The math behind health care’s crazy inflation
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It’s easy to understand why the price for health insurance premiums has outpaced inflation by so much in the last few decades.
“There are more treatments, more medications, more therapies,” says Kathy Hempstead of the Robert Wood Johnson Foundation. “There’s just more healthcare services that can be applied to any particular clinical situation.”
The numbers are striking. In 1996, the average family premium ran just shy of $5,000. Adjust that $5,000 for inflation, and today it’s about $7,500. But healthcare premiums are a different story. The cost was a little more than $16,000 for a family, as of last year.
Harvard economist David Cutler says there’s nothing wrong with spending a lot of money on healthcare, as long as you are getting what you pay for.
“People want longer life. They want healthier life,” he says. “The unfortunate truth is we are spending a lot that is not contributing to that.”
When Cutler says a lot, he’s not playing around. Many economists, Cutler included, say as much as $1 trillion of all healthcare spending a year is wasteful – that’s about a third. But when it comes to premiums, which third are we talking about?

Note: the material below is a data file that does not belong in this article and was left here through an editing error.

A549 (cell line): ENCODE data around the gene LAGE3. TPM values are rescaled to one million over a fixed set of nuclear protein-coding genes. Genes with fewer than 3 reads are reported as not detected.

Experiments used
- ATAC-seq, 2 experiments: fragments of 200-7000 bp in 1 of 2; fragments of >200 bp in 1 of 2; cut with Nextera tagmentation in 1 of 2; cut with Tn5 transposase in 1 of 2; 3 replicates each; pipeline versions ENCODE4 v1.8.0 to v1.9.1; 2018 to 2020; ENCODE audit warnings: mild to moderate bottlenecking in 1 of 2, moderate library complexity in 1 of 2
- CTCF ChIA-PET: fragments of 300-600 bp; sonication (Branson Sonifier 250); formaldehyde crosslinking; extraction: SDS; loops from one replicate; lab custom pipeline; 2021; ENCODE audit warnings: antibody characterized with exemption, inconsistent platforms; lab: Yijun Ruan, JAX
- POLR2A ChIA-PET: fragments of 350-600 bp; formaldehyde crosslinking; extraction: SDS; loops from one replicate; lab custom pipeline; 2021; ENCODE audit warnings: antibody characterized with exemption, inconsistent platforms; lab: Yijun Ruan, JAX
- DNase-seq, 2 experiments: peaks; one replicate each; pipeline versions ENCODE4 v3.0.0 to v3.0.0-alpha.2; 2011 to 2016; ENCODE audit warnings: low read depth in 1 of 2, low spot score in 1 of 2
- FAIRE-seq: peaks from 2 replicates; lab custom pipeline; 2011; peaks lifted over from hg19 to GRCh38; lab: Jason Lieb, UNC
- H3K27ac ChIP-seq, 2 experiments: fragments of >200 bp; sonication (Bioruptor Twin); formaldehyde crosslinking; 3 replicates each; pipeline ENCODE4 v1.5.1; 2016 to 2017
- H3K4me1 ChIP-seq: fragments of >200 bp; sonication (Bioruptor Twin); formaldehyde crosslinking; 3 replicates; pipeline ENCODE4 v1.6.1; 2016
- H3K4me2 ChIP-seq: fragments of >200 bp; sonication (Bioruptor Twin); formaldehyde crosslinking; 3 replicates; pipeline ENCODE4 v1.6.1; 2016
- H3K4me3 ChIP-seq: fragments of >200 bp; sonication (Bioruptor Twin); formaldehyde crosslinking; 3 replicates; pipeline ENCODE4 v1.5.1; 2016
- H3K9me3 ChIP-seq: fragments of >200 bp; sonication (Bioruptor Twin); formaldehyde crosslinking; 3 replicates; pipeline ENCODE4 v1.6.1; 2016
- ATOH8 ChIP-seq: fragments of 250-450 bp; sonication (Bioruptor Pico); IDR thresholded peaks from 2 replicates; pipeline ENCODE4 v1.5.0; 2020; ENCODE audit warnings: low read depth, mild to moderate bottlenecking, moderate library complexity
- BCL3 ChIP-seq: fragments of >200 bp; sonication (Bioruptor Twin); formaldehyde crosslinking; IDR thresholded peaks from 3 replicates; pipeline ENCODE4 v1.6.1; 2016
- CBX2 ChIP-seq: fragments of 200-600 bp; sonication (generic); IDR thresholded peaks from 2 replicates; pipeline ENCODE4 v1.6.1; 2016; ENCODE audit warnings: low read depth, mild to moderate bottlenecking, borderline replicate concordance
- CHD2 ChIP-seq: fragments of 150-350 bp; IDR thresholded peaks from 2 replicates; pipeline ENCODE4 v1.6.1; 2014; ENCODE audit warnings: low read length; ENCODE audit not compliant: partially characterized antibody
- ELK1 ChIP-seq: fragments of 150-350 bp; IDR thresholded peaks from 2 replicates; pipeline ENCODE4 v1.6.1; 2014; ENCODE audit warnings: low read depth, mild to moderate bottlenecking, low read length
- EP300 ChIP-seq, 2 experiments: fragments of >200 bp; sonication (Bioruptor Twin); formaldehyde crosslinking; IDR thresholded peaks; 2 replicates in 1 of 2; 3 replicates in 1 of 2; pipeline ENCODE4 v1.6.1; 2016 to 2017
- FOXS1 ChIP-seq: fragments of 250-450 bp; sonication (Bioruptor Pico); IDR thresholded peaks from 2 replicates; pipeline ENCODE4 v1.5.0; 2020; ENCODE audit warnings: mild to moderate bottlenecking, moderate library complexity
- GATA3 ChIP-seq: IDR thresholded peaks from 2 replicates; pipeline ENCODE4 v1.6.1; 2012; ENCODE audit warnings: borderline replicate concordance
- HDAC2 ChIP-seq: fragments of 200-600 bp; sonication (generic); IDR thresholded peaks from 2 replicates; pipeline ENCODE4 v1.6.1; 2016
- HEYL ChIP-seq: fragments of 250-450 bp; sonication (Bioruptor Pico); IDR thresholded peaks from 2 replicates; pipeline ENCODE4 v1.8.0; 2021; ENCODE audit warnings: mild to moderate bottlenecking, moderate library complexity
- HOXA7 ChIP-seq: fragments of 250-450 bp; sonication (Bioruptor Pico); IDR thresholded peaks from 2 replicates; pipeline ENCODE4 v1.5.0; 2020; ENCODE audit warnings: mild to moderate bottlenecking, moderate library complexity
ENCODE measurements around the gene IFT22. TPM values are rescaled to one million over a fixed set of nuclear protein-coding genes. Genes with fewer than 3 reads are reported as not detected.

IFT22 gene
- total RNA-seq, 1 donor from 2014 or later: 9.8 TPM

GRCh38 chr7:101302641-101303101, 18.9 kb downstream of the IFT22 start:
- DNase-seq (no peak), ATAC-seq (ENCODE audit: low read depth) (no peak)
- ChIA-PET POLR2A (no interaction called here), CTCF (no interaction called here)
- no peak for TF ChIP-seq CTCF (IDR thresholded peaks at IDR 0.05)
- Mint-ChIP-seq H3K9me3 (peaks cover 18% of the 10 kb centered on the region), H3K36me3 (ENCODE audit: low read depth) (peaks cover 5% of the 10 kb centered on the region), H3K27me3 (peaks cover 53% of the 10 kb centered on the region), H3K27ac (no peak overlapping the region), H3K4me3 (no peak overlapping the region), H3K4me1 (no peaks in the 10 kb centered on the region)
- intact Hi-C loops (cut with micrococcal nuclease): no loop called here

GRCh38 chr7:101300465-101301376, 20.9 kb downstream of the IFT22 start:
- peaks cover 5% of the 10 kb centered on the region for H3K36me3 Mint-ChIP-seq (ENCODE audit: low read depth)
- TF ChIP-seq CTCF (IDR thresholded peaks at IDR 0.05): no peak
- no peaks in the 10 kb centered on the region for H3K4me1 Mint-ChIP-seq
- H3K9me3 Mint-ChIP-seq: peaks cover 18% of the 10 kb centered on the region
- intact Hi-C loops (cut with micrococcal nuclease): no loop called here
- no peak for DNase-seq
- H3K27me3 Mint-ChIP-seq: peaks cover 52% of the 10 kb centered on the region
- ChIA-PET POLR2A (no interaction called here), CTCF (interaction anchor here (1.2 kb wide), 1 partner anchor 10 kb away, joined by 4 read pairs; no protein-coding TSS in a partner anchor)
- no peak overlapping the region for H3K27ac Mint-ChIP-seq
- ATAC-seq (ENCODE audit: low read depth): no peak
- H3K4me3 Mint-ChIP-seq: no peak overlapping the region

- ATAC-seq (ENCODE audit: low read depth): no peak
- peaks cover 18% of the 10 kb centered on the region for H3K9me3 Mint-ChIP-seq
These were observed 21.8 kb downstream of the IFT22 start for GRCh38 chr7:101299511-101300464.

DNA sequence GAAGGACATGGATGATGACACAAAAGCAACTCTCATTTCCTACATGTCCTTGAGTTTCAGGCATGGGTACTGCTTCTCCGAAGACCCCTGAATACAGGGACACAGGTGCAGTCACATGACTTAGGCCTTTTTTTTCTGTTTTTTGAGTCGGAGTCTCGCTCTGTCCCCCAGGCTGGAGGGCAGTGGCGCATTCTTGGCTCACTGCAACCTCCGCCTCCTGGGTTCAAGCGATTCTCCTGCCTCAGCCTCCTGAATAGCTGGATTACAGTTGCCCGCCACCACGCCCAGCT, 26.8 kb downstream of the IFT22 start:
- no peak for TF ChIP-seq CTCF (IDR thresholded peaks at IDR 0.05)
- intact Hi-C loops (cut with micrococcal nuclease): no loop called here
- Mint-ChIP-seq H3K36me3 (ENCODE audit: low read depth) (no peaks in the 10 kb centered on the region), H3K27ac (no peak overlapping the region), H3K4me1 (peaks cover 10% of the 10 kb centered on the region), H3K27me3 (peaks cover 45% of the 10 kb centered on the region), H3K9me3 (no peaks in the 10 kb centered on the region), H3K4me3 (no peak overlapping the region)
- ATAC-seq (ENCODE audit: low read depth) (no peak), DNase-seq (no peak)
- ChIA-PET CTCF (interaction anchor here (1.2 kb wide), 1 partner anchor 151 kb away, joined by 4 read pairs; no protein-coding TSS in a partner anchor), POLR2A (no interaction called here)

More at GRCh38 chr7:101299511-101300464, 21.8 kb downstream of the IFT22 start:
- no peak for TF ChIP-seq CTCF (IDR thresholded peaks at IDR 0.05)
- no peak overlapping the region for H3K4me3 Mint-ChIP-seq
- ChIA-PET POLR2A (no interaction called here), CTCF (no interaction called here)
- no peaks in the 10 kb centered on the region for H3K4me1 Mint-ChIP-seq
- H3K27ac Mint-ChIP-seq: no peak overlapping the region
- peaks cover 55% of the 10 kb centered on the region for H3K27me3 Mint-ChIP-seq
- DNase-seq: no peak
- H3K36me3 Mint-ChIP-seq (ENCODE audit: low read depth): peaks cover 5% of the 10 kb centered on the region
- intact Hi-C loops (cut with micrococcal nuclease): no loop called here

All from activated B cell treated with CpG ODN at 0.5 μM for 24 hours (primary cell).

“Healthcare is probably unique in that it is so difficult to tell whether something is worth it or not,” Cutler says.
One thing we do know is that as premiums have climbed, people have paid more out-of-pocket. Ironically, Hempstead says, high prices should help make sure we’re getting a better deal.
“One of the things that does is it makes consumers look for value and to get providers to be as efficient as they can be and provide a lower cost service,” she says.
Federal health officials say in the last five years, premium prices continue to rise, but at about half the rate they were previously. No one knows for sure what’s behind that. But pretty much everyone agrees when the first few thousand dollars of healthcare comes out of our wallets, we’re going to do a better job making sure it’s not for nothing.
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